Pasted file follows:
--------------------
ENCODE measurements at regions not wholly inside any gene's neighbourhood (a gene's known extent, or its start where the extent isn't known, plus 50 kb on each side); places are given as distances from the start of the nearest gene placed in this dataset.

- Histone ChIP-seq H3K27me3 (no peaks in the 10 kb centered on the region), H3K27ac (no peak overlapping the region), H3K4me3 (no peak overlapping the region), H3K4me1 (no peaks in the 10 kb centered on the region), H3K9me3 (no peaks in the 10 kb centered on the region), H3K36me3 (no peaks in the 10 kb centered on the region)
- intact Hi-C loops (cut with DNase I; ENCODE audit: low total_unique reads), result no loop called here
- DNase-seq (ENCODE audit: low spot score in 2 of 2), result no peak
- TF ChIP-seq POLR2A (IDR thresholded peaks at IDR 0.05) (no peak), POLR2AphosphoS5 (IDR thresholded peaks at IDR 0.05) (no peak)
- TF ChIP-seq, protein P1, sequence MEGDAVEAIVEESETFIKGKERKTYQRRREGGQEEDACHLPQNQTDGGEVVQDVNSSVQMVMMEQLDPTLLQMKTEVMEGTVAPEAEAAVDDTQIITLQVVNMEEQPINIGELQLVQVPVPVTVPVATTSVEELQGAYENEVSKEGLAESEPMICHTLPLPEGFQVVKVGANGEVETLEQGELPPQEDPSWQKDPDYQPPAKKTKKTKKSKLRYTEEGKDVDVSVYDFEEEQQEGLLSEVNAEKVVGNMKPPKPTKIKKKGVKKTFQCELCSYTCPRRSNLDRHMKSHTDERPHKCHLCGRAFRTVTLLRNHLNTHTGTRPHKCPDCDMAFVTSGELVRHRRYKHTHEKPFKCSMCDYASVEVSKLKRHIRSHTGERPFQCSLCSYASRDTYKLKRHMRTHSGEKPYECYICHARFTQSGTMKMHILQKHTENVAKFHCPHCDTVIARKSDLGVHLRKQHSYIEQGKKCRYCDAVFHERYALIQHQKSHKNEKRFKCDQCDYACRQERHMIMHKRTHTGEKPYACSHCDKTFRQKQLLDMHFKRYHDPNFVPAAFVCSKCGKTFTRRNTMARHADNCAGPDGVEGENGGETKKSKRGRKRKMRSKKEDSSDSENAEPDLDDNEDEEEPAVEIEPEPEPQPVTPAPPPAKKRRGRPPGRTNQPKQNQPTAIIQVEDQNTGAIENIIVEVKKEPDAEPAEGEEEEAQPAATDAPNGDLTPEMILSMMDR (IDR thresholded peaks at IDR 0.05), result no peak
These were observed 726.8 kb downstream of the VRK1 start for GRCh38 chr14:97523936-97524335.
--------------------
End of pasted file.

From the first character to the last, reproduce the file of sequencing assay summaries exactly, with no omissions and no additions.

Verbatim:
ENCODE measurements at regions not wholly inside any gene's neighbourhood (a gene's known extent, or its start where the extent isn't known, plus 50 kb on each side); places are given as distances from the start of the nearest gene placed in this dataset.

- Histone ChIP-seq H3K27me3 (no peaks in the 10 kb centered on the region), H3K27ac (no peak overlapping the region), H3K4me3 (no peak overlapping the region), H3K4me1 (no peaks in the 10 kb centered on the region), H3K9me3 (no peaks in the 10 kb centered on the region), H3K36me3 (no peaks in the 10 kb centered on the region)
- intact Hi-C loops (cut with DNase I; ENCODE audit: low total_unique reads), result no loop called here
- DNase-seq (ENCODE audit: low spot score in 2 of 2), result no peak
- TF ChIP-seq POLR2A (IDR thresholded peaks at IDR 0.05) (no peak), POLR2AphosphoS5 (IDR thresholded peaks at IDR 0.05) (no peak)
- TF ChIP-seq, protein P1, sequence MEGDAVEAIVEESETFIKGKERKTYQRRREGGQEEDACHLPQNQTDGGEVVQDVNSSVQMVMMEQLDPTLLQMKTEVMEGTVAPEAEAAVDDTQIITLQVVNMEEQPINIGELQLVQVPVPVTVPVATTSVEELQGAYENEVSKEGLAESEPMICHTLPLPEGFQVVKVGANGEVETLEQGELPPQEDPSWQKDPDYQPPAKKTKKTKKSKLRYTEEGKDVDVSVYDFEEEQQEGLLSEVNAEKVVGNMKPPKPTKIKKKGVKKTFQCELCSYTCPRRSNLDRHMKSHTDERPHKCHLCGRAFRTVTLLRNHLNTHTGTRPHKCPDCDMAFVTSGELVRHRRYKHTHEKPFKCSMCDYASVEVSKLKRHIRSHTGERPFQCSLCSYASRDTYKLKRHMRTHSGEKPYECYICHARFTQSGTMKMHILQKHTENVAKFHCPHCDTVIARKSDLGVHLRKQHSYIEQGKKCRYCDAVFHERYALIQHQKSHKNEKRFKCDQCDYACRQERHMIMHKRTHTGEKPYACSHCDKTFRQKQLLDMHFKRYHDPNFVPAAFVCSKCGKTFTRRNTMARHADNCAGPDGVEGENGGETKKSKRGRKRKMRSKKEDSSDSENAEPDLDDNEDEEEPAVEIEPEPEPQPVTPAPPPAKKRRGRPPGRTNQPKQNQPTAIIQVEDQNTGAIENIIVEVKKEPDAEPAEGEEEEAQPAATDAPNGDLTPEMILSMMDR (IDR thresholded peaks at IDR 0.05), result no peak
These were observed 726.8 kb downstream of the VRK1 start for GRCh38 chr14:97523936-97524335.